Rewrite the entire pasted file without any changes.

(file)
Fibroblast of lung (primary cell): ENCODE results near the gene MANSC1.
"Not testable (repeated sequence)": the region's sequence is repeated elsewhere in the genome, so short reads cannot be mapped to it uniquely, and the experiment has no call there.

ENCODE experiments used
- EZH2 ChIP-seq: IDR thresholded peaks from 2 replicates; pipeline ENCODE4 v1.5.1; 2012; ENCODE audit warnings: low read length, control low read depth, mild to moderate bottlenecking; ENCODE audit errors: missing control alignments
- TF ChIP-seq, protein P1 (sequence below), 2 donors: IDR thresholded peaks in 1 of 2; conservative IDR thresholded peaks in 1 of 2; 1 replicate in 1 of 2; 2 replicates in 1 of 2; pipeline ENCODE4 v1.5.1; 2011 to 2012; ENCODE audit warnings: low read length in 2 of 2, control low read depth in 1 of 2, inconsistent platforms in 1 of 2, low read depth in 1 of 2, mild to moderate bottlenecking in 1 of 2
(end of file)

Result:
Fibroblast of lung (primary cell): ENCODE results near the gene MANSC1.
"Not testable (repeated sequence)": the region's sequence is repeated elsewhere in the genome, so short reads cannot be mapped to it uniquely, and the experiment has no call there.

ENCODE experiments used
- EZH2 ChIP-seq: IDR thresholded peaks from 2 replicates; pipeline ENCODE4 v1.5.1; 2012; ENCODE audit warnings: low read length, control low read depth, mild to moderate bottlenecking; ENCODE audit errors: missing control alignments
- TF ChIP-seq, protein P1 (sequence below), 2 donors: IDR thresholded peaks in 1 of 2; conservative IDR thresholded peaks in 1 of 2; 1 replicate in 1 of 2; 2 replicates in 1 of 2; pipeline ENCODE4 v1.5.1; 2011 to 2012; ENCODE audit warnings: low read length in 2 of 2, control low read depth in 1 of 2, inconsistent platforms in 1 of 2, low read depth in 1 of 2, mild to moderate bottlenecking in 1 of 2